Joe Biden has pledged to not raise taxes on any American who earns less than $400,000, but a new analysis published this week found that the Democratic presidential nominee's tax increase proposals could indirectly fall on the middle class.
"If we look at both the legal incidence of the Biden-Harris policy proposals and their economic incidence, we find both direct and indirect tax increases on many taxpayers who earn less than $400,000," wrote Taylor LaJoie, a policy analyst at the Tax Foundation.
The former vice president has unveiled a multitrillion-dollar agenda that would be funded in large part by higher taxes on wealthy U.S. households – which he describes as anyone earning more than $400,000 annually – and corporations. That includes higher income tax rates, an expansion of the payroll tax for Social Security, new tax credits and fewer deductions.
“I will raise taxes for anybody making over $400,000,” Biden said during an interview with ABC's David Muir in August. “Let me tell you why I'm going to do it. It’s about time they start paying a fair share of the economic responsibility we have. The very wealthy should pay a fair share – corporations should pay a fair share.”
Biden has promised to roll back other changes made by Trump in the 2017 Tax Cuts and Jobs Act, including restoring the top individual income tax bracket to 39.6% from 37% for those earning more than $400,000 annually.
"When Biden says he will raise taxes on only those earning over $400,000, he is saying his tax law will target only those high-income taxpayers," LaJoie wrote. "Economists, however, trace the economic impact of these taxes past the person writing the check."
For instance, hiking taxes on corporations tends to adversely hurt workers in the form of lower wages, according to the Tax Foundation, a center-right think tank based in Washington.
One study published by the American Enterprise Institute, a conservative think tank, found that a 1% increase in the corporate tax rate is correlated with a 0.5% decline in real wages. And in 2007, the nonpartisan Congressional Budget Office determined that workers pay more than 70% of the cost of corporate taxes.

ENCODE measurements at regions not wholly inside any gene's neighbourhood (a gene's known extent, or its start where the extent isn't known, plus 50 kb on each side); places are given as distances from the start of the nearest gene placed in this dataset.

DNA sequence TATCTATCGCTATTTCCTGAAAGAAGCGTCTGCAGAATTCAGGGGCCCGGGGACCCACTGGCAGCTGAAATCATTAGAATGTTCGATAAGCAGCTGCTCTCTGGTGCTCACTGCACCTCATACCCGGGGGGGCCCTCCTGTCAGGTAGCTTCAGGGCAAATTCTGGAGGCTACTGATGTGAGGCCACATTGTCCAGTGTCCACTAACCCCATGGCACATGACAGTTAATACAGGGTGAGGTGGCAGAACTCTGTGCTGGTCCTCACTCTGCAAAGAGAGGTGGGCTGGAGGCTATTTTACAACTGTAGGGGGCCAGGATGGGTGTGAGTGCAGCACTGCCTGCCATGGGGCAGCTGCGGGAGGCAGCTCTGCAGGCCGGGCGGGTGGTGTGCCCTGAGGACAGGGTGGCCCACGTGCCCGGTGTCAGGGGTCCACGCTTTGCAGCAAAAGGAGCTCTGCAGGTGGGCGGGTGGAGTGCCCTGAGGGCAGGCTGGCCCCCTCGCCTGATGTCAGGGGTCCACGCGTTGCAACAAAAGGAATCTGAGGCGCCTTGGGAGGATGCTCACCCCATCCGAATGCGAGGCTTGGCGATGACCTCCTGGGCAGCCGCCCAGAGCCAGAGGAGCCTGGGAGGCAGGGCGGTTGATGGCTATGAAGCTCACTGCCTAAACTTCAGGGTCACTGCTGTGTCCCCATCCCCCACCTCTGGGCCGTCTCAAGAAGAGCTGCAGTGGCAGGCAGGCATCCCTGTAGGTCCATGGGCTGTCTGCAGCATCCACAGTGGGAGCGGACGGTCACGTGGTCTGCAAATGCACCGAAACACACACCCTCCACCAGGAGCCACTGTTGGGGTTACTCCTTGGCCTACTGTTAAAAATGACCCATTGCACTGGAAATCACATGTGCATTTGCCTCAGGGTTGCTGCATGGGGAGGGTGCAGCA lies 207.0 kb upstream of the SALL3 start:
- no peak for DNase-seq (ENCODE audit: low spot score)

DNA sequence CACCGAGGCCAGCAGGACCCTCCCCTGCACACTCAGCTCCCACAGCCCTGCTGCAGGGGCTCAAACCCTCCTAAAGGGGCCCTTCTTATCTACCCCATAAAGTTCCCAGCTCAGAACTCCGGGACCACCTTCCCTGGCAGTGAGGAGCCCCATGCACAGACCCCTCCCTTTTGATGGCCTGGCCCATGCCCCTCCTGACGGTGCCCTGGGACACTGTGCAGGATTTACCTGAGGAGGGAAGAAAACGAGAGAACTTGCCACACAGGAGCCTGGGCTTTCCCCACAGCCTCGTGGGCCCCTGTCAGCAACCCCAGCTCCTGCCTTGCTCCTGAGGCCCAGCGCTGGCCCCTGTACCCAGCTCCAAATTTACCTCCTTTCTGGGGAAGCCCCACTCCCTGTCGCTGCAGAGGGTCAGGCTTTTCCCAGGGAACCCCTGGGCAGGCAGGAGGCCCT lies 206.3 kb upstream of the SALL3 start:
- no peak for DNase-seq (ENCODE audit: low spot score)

The corporate tax rate is currently at 21%; Biden has vowed to increase it to 28%, which is still below the 35% where it sat for years before President Trump took office.
Some of Biden's proposals could more directly hit the middle class, including one frequently overlooked part of his platform that would upend the traditional tax preferences of retirement accounts like 401(k) plans.
Biden has said he would convert the current deductibility of traditional retirement contributions into matching refundable credits for 401(k)s, IRAs and others, a proposal that's intended to level the playing field of tax deferral min traditional retirement accounts, with the intent of boosting saving among low-income earners.
Under current law, workers contribute pre-tax dollars to the accounts, reducing their annual taxable income. (When the funds are eventually withdrawn in retirement, then the money is taxed.) But the system tends to disproportionately benefit wealthier earners since deductions are more valuable the higher one's income bracket is.
For instance, a taxpayer in the top income bracket would receive a $37 benefit for every $100 contributed to a retirement account. By comparison, a taxpayer in the bottom bracket would get just a $10 benefit in exchange for the same $100 contribution. Biden has promised to eliminate such deductions and replace them with flat tax credits for each dollar saved (his campaign has not said what the flat tax will be yet).
But detractors of the proposal have noted it would reduce the tax benefit of traditional retirement accounts for married couples earning above $80,250 and earning under $400,000 -- violating the former vice president's pledge to not hike taxes on earners below the $400,000 threshold.
"This increases federal tax on any married couple earning more than $80,000," Paul Swanson, the vice president and head of intermediary distribution at CUNA Mutual Retirement Solutions, told FOX Business.
Individuals earning more than $400,000 represent about 1.8% of the country's population, according to the Penn Wharton Budget Model. The majority of Americans could expect to see taxes reduced under a Biden presidency, according to a separate study published by the Tax Foundation.